Lacking any particular geometry, the approximately 50 meter long ground floor of the extension opens up from the north-western side of the orangery. Due to the strict height eight meters limitations, the ground floor was constructed two meters below point 0 – the ground level. The entire side of the building towards the boundary of the plot is covered with soil, except for the addition of the cour-anglaise at intervals, which allows for abundant natural lighting to pass through, ensuring for natural ventilation and cooling systems. Concrete masonry blocks help maintain temperatures throughout the house during the changing seasons. On the opposite side – the south eastern facade of the house - a complex topography materializes between the house and the landscape.
The Maison L’s private quarters are now shared between the six residents – the four children and the parents. The open plan residence has been developed in such a way that the ground floor develops into private zones; the design lacks doors, thus allowing for communication and mingling with the other family members. The five three-storied tower-like volumes were realized through the roof garden. Greenery has been planted on the concrete roof suggesting an indoor – outdoor aspect to the building. The window glazing around each three-storey tower provides for natural lighting and a fascinating sequence of viewpoints.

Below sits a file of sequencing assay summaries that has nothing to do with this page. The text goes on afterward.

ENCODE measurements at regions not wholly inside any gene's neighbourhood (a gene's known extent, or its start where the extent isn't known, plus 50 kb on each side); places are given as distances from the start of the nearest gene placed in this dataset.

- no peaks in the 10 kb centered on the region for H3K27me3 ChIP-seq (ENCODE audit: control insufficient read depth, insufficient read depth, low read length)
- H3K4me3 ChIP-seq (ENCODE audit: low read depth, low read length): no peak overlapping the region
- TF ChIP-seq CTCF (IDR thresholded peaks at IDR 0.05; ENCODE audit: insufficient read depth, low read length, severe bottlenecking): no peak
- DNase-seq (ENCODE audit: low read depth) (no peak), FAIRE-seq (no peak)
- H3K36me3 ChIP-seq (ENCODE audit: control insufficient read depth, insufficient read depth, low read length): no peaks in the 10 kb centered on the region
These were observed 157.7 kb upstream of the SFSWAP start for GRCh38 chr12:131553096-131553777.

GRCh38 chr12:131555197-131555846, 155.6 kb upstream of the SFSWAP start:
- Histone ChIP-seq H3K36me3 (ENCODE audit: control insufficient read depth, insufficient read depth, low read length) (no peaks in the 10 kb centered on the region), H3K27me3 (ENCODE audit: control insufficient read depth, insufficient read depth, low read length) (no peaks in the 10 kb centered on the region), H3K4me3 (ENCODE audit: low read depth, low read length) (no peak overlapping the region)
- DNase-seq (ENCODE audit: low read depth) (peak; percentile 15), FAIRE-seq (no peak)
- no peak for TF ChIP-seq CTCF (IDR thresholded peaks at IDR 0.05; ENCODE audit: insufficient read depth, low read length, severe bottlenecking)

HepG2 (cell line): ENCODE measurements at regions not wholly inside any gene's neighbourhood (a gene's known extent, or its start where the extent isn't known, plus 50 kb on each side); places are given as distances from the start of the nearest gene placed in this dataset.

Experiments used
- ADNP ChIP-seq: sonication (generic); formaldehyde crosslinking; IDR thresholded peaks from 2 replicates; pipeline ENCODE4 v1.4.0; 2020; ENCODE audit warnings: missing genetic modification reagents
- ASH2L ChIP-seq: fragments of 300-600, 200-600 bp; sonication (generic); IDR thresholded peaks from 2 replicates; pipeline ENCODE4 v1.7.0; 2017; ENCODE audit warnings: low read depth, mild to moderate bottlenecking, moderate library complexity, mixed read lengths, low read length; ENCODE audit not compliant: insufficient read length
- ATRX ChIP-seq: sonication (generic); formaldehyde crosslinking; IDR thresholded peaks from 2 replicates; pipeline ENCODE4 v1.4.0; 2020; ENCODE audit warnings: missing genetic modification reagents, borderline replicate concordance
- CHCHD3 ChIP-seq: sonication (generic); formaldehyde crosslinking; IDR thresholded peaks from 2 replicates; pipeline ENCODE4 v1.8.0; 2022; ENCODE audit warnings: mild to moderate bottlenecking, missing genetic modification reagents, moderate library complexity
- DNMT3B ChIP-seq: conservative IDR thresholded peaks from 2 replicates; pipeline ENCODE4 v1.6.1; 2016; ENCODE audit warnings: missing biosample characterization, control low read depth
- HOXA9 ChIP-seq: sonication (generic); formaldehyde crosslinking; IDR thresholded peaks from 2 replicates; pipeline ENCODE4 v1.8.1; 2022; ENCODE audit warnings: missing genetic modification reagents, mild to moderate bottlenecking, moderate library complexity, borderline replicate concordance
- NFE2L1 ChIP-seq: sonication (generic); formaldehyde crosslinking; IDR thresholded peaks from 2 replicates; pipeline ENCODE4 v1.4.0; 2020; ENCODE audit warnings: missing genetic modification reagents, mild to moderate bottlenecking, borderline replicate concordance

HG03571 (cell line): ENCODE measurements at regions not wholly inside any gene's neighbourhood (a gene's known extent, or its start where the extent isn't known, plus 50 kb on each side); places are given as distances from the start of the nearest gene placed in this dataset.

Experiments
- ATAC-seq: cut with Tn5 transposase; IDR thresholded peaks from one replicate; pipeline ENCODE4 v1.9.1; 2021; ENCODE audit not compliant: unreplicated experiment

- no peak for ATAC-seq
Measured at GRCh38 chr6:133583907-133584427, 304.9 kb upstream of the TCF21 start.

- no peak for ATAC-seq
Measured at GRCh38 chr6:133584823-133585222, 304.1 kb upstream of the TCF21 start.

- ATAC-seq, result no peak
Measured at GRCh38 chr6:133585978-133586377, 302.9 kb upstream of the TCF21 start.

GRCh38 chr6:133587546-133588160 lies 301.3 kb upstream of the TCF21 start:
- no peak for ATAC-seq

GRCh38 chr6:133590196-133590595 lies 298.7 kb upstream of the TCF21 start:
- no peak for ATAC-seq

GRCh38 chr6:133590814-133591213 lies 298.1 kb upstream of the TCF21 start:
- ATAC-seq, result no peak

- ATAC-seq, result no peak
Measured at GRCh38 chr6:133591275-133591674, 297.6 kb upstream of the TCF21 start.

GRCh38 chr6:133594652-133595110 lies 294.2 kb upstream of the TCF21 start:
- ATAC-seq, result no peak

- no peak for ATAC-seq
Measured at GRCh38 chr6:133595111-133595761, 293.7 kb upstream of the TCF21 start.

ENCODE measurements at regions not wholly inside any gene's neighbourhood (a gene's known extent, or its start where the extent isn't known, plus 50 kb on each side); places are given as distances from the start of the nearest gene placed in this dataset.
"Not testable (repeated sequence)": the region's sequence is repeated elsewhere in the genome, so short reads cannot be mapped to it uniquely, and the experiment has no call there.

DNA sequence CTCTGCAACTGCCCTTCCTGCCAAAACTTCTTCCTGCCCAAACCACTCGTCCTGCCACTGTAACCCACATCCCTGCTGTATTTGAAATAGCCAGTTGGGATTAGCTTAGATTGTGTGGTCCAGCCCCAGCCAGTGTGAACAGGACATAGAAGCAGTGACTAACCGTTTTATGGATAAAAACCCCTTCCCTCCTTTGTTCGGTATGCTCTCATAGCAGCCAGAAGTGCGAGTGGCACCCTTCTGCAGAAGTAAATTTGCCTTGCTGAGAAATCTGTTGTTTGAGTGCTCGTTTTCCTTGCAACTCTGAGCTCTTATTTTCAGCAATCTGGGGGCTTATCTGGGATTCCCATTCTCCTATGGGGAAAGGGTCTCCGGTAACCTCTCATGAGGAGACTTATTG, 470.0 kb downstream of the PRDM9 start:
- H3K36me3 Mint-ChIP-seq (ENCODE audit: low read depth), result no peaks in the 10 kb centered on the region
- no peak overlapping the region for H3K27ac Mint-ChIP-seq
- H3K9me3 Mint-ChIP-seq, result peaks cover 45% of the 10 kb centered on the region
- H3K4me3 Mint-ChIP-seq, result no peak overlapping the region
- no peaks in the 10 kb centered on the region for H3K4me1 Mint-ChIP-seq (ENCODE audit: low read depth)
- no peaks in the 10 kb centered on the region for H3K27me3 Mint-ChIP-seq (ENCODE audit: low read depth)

Each private tower hosts a dressing room and storage space, the mezzanine and a bathroom on the ground floor while the second floor hosts a bedroom. The somewhat larger tower for the parents has a rooftop garden from where one has a clear view to “La Défense”, Paris’ business district with its sky scrapers. The Maison L’s interior has a contemporary minimalist tone with concrete walls, open spaces, built-in furniture and minimal designer furnishings. The walls have a combination of cutting edges and soft curves entwined with the existing building; the building, apart from being an addition and a renovation space, has many other sustainable, eco-friendly elements.
Concluding, the Maison L is an innovative sustainable home with a topography-driven architectural design. Its architectural design is very stimulating as we can observe the preserved elements which are retrofitted into a new built environment. Great care was taken by the designers not to impose on the landscape, while the various structures have been connected by a curving stone wall. Pottgiesser Architecture Possibles has given their best efforts to preserve the past ‘heritage’ while designing modern, dreamlike structures.
About Pottgiesser ArchitecturesPossibles
The architecture firm of architect Christian Pottgiesser and artist Pascale Thomas Pottgiesser, known as Pottgiesser ArchitecturesPossibles, based in France, has been successful in creating numerous projects that are both appealing and profound in design details including sustainability and environmentally awareness while leaving the landscapes un-interrupted. Over the years, Pottgiesser ArchitecturesPossibles has received many awards for their architectural designs; some of these awards include the Contract World Award in 2008 and the AIT Best of Office Architecture Award in that same year.